Satellite and radar imagery show that Matthew has continued to degrade and is now a Post Tropical Storm. Matthew’s center is now exposed to the wind shear that has begun affecting him with no deep convection near the center. Despite this, strong winds continue across Eastern North Carolina this morning with winds just southwest of the center still sustained at hurricane force.
A motion toward the east-northeast or east is expected for the next couple of days. On the forecast track, the center of Matthew will move farther offshore of the coast of the North Carolina Outer Banks today and tonight. Maximum sustained winds are near 75 mph with higher gusts. Hurricane-force winds extend outward up to 70 miles, mainly to the southwest of the center, and tropical-storm-force winds extend outward up to 240 miles. A sustained wind of 61 mph and a gust to 79 mph were recently measured by a National Ocean Service instrument at Duck, North Carolina. A wind gust to 90 mph (127 km/h) was measured at an elevated private weather station near Nags Head, North Carolina and a wind gust to 70 mph (113 km/h) has been observed at Dare County Airport near Manteo, North Carolina. . The estimated minimum central pressure is 984 mb (29.06 inches).
An air force reserve reconnaissance mission completed this morning continues to indicate hurricane force winds were occurring, but not over land.
Surface observations indicate that the cold front should overtake Matthew shortly and push Matthew east with no loop occurring towards Florida. Matthew should undergo his extra tropical transition when this occurs before he dissipates.
Watches and Warnings:
A Hurricane Watch is in effect for North of Surf City to Duck North Carolina including the Pamlico and Albemarle Sounds
A Tropical Storm Warning is in effect for Cape Fear to Duck North Carolina including the Pamlico and Albemarle Sounds
Flood Warnings and High Wind Advisories are in effect for most of North Carolina and Southeast Virginia.
As Matthew’s structure changes, the system’s strongest winds continue to shift to the west side of the circulation. The winds are expected to increase significantly over the coastal areas of eastern North Carolina during the next several hours, and during the next 6 to 12 hours there is the possibility of near-hurricane force winds over the North Carolina Outer Banks, as well as the Pamlico and Albemarle Sounds. There is also an increased threat of storm surge in these areas.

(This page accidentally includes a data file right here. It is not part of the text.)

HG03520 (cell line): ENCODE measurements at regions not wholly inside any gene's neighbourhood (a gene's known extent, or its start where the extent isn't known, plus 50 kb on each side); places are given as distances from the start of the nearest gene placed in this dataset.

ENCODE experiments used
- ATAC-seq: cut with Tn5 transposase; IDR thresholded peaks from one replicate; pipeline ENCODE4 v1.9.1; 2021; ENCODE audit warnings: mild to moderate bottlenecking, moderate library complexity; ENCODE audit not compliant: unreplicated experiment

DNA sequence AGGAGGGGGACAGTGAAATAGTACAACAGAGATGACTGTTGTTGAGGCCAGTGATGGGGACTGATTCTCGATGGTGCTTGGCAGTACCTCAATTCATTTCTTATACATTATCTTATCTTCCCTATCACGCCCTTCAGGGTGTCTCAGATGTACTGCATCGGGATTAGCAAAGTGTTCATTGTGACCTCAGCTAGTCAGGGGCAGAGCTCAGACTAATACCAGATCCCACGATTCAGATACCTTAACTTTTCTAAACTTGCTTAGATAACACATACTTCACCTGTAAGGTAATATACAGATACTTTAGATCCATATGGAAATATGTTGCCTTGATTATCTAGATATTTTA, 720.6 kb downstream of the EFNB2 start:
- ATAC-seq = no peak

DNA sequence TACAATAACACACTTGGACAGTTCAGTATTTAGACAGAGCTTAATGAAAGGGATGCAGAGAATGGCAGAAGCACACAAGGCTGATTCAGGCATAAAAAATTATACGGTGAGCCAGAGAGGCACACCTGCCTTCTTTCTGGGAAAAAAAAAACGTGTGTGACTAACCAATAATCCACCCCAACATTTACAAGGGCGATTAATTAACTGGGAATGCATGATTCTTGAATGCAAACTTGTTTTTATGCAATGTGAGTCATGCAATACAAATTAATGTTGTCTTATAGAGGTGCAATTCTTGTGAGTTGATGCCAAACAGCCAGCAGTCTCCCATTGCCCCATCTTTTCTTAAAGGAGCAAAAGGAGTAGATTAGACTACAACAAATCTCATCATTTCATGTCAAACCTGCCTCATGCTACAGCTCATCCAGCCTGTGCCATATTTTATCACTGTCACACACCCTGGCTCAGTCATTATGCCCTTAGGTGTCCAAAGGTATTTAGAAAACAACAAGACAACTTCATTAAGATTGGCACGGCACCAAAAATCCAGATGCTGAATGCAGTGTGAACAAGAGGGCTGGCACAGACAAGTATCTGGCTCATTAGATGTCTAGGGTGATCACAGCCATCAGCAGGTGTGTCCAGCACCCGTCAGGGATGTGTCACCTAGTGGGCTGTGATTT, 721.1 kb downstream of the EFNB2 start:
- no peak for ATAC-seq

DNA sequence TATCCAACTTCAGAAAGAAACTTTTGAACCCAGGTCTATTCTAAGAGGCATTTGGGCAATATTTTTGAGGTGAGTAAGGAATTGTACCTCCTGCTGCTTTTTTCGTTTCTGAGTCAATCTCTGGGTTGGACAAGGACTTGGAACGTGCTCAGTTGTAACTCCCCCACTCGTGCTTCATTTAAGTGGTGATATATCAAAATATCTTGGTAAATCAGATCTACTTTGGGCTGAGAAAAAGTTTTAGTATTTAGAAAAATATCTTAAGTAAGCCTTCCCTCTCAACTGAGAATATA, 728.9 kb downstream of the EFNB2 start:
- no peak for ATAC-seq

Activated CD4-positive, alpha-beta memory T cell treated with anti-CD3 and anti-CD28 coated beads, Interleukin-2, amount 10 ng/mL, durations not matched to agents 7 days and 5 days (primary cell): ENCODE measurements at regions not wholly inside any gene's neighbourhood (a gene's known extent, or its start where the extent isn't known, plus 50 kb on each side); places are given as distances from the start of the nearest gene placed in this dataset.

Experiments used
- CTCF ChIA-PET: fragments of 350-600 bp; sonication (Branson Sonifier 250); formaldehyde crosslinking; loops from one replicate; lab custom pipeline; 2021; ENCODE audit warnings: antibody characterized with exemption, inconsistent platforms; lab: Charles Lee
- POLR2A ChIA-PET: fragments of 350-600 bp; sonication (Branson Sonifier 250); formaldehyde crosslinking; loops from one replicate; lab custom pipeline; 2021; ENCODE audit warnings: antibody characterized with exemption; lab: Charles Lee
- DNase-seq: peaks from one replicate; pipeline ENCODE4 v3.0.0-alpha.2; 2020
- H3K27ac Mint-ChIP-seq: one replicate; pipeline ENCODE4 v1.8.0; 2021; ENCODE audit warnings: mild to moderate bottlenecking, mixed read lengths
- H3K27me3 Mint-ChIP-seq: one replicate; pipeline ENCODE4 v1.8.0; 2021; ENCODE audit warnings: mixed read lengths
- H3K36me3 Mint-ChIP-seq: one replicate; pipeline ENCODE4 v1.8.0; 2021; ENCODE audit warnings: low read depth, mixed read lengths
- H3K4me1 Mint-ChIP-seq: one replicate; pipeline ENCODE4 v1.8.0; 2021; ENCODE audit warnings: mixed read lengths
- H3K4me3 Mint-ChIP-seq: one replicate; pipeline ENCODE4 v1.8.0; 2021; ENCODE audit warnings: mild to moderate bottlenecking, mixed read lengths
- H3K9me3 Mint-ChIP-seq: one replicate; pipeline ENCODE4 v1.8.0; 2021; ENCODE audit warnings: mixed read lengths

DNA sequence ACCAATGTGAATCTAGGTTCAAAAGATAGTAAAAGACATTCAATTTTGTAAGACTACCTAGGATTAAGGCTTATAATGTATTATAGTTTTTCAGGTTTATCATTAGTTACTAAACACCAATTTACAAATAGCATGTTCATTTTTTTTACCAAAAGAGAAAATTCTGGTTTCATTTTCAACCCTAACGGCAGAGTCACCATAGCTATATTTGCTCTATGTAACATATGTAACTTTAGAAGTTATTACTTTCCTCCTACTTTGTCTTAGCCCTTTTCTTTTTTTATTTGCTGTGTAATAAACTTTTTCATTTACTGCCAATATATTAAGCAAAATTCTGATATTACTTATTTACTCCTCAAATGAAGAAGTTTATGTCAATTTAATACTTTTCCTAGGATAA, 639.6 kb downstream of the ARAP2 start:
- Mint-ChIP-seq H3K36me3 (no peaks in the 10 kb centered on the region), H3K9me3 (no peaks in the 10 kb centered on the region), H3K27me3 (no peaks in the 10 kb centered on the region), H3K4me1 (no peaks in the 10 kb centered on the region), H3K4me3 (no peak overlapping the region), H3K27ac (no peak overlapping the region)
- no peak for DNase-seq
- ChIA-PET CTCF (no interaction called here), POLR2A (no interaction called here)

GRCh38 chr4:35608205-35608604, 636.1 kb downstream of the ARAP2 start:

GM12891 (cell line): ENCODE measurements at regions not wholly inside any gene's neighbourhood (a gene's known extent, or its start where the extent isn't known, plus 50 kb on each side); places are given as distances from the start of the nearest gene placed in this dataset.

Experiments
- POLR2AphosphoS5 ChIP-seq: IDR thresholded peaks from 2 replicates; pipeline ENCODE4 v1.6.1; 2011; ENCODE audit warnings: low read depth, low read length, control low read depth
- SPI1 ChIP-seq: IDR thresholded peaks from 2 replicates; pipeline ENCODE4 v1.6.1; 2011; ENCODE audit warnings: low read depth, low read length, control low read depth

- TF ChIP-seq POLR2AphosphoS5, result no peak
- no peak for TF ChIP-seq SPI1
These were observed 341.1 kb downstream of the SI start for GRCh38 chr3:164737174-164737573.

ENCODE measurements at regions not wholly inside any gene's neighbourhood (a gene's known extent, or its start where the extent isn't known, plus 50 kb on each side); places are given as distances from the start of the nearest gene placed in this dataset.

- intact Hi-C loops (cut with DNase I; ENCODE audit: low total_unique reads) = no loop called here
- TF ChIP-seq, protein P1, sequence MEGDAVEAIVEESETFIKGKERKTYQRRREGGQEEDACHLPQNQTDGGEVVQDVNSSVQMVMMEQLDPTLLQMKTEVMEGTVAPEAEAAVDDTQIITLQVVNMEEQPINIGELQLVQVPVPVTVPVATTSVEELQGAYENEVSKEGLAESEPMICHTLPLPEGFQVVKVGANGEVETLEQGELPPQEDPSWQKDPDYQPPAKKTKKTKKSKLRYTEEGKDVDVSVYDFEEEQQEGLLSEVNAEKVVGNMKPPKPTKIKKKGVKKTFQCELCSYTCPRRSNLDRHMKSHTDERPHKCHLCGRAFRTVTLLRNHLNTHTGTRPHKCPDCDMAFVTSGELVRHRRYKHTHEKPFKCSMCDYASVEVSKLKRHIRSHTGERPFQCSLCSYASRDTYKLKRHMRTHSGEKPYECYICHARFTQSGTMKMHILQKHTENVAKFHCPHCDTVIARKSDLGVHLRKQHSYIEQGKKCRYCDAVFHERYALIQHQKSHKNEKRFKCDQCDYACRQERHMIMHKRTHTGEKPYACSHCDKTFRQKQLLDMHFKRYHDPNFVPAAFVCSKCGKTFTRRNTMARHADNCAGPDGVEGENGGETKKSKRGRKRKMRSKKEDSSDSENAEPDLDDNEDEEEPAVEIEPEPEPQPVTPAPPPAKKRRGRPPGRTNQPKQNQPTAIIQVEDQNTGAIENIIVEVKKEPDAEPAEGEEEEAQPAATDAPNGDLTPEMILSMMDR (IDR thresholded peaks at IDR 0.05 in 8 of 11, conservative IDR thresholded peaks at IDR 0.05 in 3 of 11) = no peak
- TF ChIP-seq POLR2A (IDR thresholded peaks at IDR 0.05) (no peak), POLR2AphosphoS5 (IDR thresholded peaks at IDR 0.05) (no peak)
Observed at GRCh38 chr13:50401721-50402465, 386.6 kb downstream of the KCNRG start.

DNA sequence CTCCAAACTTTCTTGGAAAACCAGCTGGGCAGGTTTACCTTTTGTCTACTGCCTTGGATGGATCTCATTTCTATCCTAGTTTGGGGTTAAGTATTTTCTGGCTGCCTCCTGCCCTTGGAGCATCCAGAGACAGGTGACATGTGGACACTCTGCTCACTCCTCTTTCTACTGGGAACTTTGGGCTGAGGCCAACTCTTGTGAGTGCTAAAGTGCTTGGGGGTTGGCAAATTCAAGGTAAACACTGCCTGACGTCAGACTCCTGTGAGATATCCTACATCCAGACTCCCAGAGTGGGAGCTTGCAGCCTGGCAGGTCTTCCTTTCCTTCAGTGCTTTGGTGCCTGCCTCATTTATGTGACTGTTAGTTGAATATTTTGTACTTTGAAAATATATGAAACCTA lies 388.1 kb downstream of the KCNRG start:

WIND: Tropical storm conditions are expected to continue over the warning area through early this afternoon, and then gradually diminish by this evening. Hurricane-force wind gusts should continue through this morning over the North Carolina Outer Banks.
STORM SURGE: The combination of a dangerous storm surge, the tide, and large and destructive waves will cause normally dry areas near the coast to be flooded by rising waters moving inland from the shoreline. The water could reach the following heights above ground if the peak surge occurs at the time of high tide Surf City to Duck, North Carolina, including portions of the Pamlico and Albemarle Sounds could see surge tides of 3 to 5 ft
The deepest water will occur along the immediate coast in areas of onshore winds. Surge-related flooding depends on the relative timing of the surge and the tidal cycle, and can vary greatly over short distances. Large waves generated by Matthew will cause water rises to occur well in advance of and well away from the track of the center. There is a danger of life-threatening inundation during the next 36 hours along the coast from Surf City to Duck, North Carolina, including portions of the Pamlico and Albemarle Sounds.
RAINFALL: Matthew is expected to produce additional rainfall accumulations of 1 to 3 inches across southeast Virginia and extreme eastern North Carolina through this morning. Storm total rainfall of 6 to 12 inches, with isolated amounts up to 20 inches, continues to result in life-threatening flooding and flash flooding across the region.
SURF: Swells generated by Matthew will continue to affect much of the southeastern and Mid-Atlantic coasts of the United States during the next couple of days. These swells will likely cause life-threatening surf and rip current conditions.